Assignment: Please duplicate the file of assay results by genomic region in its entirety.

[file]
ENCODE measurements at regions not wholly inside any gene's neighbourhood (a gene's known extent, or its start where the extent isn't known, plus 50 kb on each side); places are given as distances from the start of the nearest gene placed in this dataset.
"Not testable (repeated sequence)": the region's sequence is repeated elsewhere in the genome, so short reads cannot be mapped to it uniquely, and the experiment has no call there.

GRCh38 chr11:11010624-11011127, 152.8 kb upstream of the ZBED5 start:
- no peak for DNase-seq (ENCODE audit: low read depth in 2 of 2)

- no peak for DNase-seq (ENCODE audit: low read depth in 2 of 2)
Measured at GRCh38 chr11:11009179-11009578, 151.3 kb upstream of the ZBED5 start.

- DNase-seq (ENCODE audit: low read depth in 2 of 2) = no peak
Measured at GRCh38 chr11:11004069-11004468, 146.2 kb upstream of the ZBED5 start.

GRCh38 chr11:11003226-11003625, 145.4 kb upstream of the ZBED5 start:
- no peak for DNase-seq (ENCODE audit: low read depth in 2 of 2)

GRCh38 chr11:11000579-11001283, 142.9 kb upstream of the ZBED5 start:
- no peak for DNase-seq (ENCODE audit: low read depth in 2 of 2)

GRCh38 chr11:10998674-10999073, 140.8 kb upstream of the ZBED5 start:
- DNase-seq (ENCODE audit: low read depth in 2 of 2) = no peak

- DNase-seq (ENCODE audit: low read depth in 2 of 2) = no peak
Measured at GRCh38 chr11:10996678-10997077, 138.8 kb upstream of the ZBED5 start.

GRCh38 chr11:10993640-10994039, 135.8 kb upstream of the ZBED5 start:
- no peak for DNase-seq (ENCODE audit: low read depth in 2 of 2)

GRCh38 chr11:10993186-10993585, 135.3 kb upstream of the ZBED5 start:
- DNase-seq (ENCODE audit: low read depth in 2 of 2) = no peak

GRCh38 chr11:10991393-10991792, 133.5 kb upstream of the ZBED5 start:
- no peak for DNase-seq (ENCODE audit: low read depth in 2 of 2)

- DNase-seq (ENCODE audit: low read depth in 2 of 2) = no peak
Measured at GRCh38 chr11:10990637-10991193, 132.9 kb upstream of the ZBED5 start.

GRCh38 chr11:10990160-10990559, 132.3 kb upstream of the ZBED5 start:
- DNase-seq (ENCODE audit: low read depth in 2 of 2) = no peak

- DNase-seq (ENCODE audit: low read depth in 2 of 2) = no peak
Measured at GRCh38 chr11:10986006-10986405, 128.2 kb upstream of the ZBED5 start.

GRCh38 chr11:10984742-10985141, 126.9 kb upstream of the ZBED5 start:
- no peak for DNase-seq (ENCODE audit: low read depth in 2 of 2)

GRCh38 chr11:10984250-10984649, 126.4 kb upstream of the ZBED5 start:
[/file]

ENCODE measurements at regions not wholly inside any gene's neighbourhood (a gene's known extent, or its start where the extent isn't known, plus 50 kb on each side); places are given as distances from the start of the nearest gene placed in this dataset.
"Not testable (repeated sequence)": the region's sequence is repeated elsewhere in the genome, so short reads cannot be mapped to it uniquely, and the experiment has no call there.

GRCh38 chr11:11010624-11011127, 152.8 kb upstream of the ZBED5 start:
- no peak for DNase-seq (ENCODE audit: low read depth in 2 of 2)

- no peak for DNase-seq (ENCODE audit: low read depth in 2 of 2)
Measured at GRCh38 chr11:11009179-11009578, 151.3 kb upstream of the ZBED5 start.

- DNase-seq (ENCODE audit: low read depth in 2 of 2) = no peak
Measured at GRCh38 chr11:11004069-11004468, 146.2 kb upstream of the ZBED5 start.

GRCh38 chr11:11003226-11003625, 145.4 kb upstream of the ZBED5 start:
- no peak for DNase-seq (ENCODE audit: low read depth in 2 of 2)

GRCh38 chr11:11000579-11001283, 142.9 kb upstream of the ZBED5 start:
- no peak for DNase-seq (ENCODE audit: low read depth in 2 of 2)

GRCh38 chr11:10998674-10999073, 140.8 kb upstream of the ZBED5 start:
- DNase-seq (ENCODE audit: low read depth in 2 of 2) = no peak

- DNase-seq (ENCODE audit: low read depth in 2 of 2) = no peak
Measured at GRCh38 chr11:10996678-10997077, 138.8 kb upstream of the ZBED5 start.

GRCh38 chr11:10993640-10994039, 135.8 kb upstream of the ZBED5 start:
- no peak for DNase-seq (ENCODE audit: low read depth in 2 of 2)

GRCh38 chr11:10993186-10993585, 135.3 kb upstream of the ZBED5 start:
- DNase-seq (ENCODE audit: low read depth in 2 of 2) = no peak

GRCh38 chr11:10991393-10991792, 133.5 kb upstream of the ZBED5 start:
- no peak for DNase-seq (ENCODE audit: low read depth in 2 of 2)

- DNase-seq (ENCODE audit: low read depth in 2 of 2) = no peak
Measured at GRCh38 chr11:10990637-10991193, 132.9 kb upstream of the ZBED5 start.

GRCh38 chr11:10990160-10990559, 132.3 kb upstream of the ZBED5 start:
- DNase-seq (ENCODE audit: low read depth in 2 of 2) = no peak

- DNase-seq (ENCODE audit: low read depth in 2 of 2) = no peak
Measured at GRCh38 chr11:10986006-10986405, 128.2 kb upstream of the ZBED5 start.

GRCh38 chr11:10984742-10985141, 126.9 kb upstream of the ZBED5 start:
- no peak for DNase-seq (ENCODE audit: low read depth in 2 of 2)

GRCh38 chr11:10984250-10984649, 126.4 kb upstream of the ZBED5 start: